So what is a “trust protector” anyway? Under the Missouri statute, a trust protector would be someone other than a settlor, trustee, or beneficiary who is given power over the trust by the trust instrument. Trust protectors are used in modern estate plans to provide flexibility in trust administration and can be given any powers set forth in the trust instrument necessary or appropriate to carry out the purposes and intentions of

U.S. Supreme Court Decision Regarding Social Security Benefits for Children Conceived after Parent’s Death

The U.S. Supreme Court today ruled in the case of Astrue v. Capato, No. 11-159, holding that children conceived after a parent’s death through the use of in vitro fertilization are not automatically entitled to survivor benefits under the Social Security law, depending, in part, on whether applicable state law would allow posthumously conceived children to inherit from a parent’s intestate estate (that is, who would inherit under state law if the parent does not have a Will).

New reproductive technology is changing the landscape of determining who qualifies as a child or descendant under the laws of inheritance.  For a more detailed explanation about how this evolving technology could affect your estate planning, see our blog post from September 6, 2011, How Reproductive Technology Can Affect Your Estate Plan in Unforeseen Ways.

Estate Planning in 2012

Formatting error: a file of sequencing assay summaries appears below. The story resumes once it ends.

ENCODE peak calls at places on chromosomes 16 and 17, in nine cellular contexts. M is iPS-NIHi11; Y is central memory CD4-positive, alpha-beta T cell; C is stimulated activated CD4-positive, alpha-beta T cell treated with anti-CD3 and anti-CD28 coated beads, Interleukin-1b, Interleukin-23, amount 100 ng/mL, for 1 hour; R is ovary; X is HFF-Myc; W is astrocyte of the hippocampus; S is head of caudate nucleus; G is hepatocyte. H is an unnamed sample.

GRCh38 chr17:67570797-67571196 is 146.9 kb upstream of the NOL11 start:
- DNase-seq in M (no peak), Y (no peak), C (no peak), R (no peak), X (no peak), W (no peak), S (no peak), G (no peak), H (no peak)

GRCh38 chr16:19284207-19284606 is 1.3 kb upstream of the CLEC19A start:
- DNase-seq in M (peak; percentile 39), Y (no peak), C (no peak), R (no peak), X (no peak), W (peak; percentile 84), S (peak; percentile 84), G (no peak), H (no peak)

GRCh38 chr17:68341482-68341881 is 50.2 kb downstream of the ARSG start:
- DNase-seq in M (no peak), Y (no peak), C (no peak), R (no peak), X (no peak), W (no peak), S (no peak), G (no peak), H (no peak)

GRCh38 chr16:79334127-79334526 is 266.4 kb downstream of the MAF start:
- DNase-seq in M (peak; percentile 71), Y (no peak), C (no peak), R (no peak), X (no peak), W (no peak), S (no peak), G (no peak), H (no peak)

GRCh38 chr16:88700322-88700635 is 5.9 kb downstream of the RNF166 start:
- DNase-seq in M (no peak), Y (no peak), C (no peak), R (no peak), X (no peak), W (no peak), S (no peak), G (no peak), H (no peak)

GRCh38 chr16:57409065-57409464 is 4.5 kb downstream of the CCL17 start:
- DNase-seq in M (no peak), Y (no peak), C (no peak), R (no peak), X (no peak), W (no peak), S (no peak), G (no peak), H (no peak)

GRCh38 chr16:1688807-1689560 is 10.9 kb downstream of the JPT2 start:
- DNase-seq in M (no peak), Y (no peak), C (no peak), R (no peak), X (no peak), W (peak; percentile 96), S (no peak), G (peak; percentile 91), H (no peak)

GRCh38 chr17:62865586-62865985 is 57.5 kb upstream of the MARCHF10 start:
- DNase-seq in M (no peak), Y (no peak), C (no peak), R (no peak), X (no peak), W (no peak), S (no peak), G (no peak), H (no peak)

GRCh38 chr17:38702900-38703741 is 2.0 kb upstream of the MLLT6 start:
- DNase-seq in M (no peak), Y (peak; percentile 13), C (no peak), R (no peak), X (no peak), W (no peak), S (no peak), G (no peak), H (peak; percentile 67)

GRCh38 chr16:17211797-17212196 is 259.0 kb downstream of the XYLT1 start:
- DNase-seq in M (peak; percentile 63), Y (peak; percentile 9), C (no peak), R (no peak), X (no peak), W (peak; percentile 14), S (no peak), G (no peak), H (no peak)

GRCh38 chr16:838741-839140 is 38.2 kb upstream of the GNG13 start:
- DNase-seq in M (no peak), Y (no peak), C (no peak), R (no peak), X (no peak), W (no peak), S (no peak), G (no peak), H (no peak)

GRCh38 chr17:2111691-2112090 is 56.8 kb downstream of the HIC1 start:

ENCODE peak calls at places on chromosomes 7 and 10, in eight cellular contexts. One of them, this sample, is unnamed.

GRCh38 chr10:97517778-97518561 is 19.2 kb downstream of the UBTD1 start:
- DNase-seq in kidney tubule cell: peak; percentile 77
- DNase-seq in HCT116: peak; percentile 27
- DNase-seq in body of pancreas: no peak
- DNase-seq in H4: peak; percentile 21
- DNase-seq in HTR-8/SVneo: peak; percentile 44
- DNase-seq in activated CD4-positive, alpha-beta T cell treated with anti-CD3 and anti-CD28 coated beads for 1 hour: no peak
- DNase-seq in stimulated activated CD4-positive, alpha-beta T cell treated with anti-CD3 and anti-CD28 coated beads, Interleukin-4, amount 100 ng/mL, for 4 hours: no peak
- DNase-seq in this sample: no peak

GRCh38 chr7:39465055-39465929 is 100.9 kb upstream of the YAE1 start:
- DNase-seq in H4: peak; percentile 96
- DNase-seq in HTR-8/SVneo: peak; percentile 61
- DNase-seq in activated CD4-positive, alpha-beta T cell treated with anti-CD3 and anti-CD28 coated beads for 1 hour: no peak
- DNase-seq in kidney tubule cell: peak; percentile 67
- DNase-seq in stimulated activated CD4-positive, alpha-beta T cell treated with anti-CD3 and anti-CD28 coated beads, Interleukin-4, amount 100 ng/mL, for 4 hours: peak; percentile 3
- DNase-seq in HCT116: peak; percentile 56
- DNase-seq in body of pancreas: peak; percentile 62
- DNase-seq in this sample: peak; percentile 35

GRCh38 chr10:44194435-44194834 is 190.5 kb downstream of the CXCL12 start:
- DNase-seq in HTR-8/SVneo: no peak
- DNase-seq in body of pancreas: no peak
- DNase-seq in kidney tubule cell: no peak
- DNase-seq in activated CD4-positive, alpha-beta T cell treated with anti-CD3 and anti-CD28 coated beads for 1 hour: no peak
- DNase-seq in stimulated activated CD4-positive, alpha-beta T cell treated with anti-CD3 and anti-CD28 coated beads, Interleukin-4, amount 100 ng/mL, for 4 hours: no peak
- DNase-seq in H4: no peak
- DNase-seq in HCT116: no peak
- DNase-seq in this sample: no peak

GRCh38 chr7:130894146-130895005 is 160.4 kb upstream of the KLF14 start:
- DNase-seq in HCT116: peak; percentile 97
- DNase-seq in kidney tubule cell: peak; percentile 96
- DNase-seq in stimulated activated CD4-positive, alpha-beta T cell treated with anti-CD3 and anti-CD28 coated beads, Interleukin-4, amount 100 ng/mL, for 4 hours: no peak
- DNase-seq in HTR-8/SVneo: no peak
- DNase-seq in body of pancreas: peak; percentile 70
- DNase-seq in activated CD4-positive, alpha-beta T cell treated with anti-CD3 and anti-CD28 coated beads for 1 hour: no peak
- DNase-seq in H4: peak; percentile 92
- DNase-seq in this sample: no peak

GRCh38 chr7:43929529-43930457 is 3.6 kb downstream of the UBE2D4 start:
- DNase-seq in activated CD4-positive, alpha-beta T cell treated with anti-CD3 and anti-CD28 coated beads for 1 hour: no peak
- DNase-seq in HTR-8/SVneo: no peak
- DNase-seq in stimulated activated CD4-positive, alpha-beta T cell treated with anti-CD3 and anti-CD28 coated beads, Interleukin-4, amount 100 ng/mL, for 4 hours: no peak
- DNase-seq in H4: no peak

Estate Planning in 2012

April 24, 2012

Authored by: Mary Ann Mancini

Generally, there are three basic goals of estate, generation skipping transfer, and gift tax planning: (1) the reduction of estate and gift taxes upon transfer; (2) the deferral of the estate, generation skipping transfer, and gift tax burden; and (3) ensuring for the necessary liquidity to pay the taxes when they come due.

We are in the midst of very volatile times which, at least for a foreseeable future, although no one knows for how long, can provide opportunities to achieve these goals in particularly beneficial and tax-efficient ways. This is the result of the present low interest rates and the drop in value of most types of assets, which allows clients to engage in some estate planning that may not be available when interest rates rise and values are driven higher.

Please see full Article for further information.

A Very Merry Un-Taxday To You

With research contributed by Melissa Fernley.

As the old saying goes, the two things you can’t avoid are death and taxes. But while the grim reaper may arrive unplanned, it’s generally understood in the U.S. that the taxman comes calling on April 15th – except when he doesn’t. This year, today, April 17th, is Tax Day. And last year, in 2011, it was April 18th. What causes this variation in the tax filing deadline? And why is Tax Day April 15th (ish) anyway? Read on for answers to all of your tax questions (that don’t actually relate to your taxes).

Bryan Cave Recognized as #2 in Client Service

December 15, 2011


Bryan Cave has been ranked number 2 out of approximately 650 law firms which serve Fortune 1000 companies, in BTI Consulting Group’s annual “Client Service A-Team.” BTI’s annual survey of law firm client service performance is designed to identify and recognize those firms which deliver best-in-class service. This marks the 4th consecutive year in which Bryan Cave has been included in the top 30 firms in the survey. “The results of this independent survey are a very important confirmation of our emphasis on client relationships and service,” said Don Lents, Chair of Bryan Cave LLP.   Read More.